Cancel Culture

Orlando Philharmonic nixes tribute to Pulse victims after surprising backlash

President Barack Obama and Vice President Joe Biden place bouquets of flowers at a memorial for the victims of the terrorist attack at the Pulse nightclub, at the Dr. Phillips Center for the Performing Arts in Orlando, Fla., June 16, 2016. (Official White House Photo by David Lienemann)

A planned tribute to the victims of the 2016 Pulse Nightclub massacre by the Orlando Philharmonic Orchestra has fallen apart after blowback on social media. The reason: commenters attacked the Philharmonic for planning to play a piece by a straight white man.

The Philharmonic had originally announced it would play a piece by composer Lev Zhurbin, who goes by the professional moniker Ljova. Ljova, himself a Russian-American immigrant, composed the piece as a reaction to his own horror at the attack which claimed the lives of 49 people.

“I was just about to begin composing the piece then, and asked the orchestra if it would be OK for me to dedicate the new piece to the victims,” Ljova said in a statement. “It was my intention to bring attention and comfort to the families of the victims, and to use my opportunity as a composer with a commission to respond musically. I was writing a piece for the Orlando Philharmonic, and Orlando — and indeed the country — was in a state of mourning that I could not ignore.”

The Orlando Philharmonic accepted the unsolicited piece, and agreed to perform it this November as a tribute to the victims of the attack. Previous to Ljova submitting his work, the orchestra had not planned any special tribute commemorating the Pulse shootings. The orchestra also acquired a $6,000 grant from New Music USA to pay the musicians as the Philharmonic has had its finances devastated by COVID-19. Ljova would not have received any of the funds.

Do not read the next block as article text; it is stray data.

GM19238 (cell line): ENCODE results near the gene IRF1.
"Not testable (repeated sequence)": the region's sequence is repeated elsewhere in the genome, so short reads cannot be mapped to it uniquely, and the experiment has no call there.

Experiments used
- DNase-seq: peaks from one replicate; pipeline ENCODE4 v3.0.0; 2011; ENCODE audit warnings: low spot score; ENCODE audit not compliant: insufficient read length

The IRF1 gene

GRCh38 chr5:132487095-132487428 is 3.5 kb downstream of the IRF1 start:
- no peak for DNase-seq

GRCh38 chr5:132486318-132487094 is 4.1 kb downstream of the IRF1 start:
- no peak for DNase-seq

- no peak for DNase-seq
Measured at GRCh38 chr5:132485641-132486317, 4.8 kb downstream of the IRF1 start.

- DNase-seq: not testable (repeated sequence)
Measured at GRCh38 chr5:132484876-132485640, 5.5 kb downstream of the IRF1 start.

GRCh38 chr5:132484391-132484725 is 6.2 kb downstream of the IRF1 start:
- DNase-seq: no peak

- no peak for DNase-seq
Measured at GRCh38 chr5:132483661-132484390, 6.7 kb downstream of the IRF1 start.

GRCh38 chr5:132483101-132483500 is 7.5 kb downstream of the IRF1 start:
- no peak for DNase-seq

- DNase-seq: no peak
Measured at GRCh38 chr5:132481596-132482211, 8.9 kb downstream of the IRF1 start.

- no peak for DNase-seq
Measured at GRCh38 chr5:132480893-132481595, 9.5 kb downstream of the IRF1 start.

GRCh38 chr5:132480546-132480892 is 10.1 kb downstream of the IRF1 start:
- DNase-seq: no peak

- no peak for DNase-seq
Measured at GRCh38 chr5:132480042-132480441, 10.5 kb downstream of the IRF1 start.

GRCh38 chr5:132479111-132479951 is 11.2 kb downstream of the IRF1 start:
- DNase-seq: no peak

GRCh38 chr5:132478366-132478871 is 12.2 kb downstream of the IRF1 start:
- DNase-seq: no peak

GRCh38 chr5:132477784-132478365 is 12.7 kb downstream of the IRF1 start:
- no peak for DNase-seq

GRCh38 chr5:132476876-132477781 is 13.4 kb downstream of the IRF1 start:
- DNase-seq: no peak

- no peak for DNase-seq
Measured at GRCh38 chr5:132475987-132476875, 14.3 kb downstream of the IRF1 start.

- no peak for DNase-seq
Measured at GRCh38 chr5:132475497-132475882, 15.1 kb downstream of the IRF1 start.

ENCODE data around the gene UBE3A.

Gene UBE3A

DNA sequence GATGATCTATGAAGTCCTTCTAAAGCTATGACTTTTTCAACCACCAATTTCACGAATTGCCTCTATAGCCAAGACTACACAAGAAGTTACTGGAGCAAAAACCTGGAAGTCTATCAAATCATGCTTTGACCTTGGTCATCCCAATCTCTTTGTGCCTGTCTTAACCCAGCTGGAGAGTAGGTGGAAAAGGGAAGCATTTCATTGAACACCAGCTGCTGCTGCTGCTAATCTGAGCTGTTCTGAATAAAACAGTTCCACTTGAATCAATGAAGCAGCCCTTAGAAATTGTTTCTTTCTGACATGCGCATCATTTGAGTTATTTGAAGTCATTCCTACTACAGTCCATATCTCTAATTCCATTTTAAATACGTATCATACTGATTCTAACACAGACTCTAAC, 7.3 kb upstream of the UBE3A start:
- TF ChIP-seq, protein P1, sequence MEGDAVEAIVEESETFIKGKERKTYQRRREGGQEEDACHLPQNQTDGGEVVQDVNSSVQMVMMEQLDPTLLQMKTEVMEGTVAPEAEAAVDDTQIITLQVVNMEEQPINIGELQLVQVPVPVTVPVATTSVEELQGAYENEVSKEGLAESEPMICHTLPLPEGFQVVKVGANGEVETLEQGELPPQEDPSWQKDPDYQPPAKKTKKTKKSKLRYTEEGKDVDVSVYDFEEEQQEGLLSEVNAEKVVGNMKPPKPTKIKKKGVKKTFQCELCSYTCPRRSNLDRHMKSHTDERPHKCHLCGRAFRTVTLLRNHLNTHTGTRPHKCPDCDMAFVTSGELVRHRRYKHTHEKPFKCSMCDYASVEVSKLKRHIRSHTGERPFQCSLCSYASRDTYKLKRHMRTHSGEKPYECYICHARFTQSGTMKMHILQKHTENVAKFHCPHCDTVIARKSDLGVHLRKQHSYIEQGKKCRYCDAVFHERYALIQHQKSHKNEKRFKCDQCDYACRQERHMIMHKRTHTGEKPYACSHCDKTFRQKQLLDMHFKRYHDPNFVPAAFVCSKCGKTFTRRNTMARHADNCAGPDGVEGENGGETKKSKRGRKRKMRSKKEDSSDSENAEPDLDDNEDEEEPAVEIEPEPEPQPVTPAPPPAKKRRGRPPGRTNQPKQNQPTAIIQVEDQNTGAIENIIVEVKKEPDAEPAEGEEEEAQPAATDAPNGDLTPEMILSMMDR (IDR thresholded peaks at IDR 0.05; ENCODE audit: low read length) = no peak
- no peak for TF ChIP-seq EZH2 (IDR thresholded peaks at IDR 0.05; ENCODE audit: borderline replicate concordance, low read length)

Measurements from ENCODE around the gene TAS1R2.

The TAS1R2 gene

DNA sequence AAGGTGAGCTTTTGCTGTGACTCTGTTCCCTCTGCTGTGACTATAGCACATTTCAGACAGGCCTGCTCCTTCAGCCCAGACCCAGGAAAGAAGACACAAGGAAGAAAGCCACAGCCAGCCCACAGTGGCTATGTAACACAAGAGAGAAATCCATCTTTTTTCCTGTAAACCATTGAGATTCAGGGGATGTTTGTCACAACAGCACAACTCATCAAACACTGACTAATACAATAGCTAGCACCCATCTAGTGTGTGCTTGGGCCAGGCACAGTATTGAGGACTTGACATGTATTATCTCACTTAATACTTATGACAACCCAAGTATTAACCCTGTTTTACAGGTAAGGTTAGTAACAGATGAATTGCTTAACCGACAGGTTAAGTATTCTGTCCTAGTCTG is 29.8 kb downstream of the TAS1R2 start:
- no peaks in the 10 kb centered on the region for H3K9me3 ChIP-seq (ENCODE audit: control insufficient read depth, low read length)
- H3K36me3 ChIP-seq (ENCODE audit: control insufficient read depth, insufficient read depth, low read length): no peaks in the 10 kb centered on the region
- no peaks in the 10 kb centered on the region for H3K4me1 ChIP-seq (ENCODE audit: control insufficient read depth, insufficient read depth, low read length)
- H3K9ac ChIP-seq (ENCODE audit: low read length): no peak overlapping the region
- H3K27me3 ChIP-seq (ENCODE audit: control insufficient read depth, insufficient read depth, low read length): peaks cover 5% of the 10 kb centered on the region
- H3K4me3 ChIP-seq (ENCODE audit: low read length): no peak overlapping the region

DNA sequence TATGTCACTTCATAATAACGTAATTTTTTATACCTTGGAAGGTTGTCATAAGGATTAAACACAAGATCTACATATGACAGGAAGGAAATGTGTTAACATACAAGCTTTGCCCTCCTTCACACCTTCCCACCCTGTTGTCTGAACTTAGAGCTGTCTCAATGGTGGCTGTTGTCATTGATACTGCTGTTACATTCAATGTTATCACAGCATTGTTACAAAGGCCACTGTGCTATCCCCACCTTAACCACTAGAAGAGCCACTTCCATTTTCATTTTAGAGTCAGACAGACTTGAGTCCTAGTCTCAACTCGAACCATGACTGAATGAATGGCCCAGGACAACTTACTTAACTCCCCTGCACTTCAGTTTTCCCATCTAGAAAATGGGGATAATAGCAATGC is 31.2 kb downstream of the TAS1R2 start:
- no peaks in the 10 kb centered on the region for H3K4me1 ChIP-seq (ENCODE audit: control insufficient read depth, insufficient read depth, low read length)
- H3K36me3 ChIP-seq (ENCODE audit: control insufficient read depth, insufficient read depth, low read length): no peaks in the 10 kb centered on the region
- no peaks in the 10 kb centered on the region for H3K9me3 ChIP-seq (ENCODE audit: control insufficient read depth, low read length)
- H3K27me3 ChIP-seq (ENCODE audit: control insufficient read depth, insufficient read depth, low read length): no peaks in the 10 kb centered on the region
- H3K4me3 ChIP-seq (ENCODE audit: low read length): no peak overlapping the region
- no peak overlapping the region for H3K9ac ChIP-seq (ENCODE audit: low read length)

Related: The Pulse massacre is remembered in Orlando through memorials to 49 victims

The Orlando Sentinal reports that the announcement of the new piece met with surprising backlash on Facebook, with commenters–most of whom are not even from Orlando–attacking the Philharmonic for cultural appropriation. Specifically, they attacked Ljova for being a straight man writing about an incident involving LGBTQ people, and the Philharmonic for accepting the piece from a white man. The night of the Pulse Massacre, the nightclub had hosted a “Latin night;” most of the victims of the attack were Latino.

“The fact that you then chose to go out of your way applying for a grant with this piece as a facade for ‘diversity’ and ‘inclusion’ truly shows that you don’t know what either of those mean,” Orlando resident Matthew Fackler wrote on Facebook. “I cannot believe that somewhere in the pipeline of your company, it wasn’t discovered that this is a horribly tone-deaf decision on your part.”

“Nothing against Lev but this is an unfortunate choice and missed opportunity on the Orlando Philharmonic’s part to not select and support a queer composer of color to represent and write about a tragic event that targeted that community,” said Isabel Castellvi, who is not an Orlando resident. “A shame you all didn’t catch that or decided it wasn’t important, especially in these times when folks are rising up for voices of color and queer voices to be heard.”

Ultimately, the social media backlash prompted the Orlando Philharmonic to cancel the Pulse tribute and return the $6,000 grant to New Music USA. The musicians who would have been paid to perform Ljova’s piece will receive nothing.

The Orlando Philharmonic released an apology to coincide with the announcement of the cancellation of the Pulse tribute. “It’s our immediate goal to take the time needed to have meaningful conversations in our community to create something that everyone can be proud of in the future,” the statement read in part. “We will get this right.”

News of the cancellation comes at a sensitive time regarding how to best represent communities in the arts, and amid charges that so-called “cancel culture” has gone too far.

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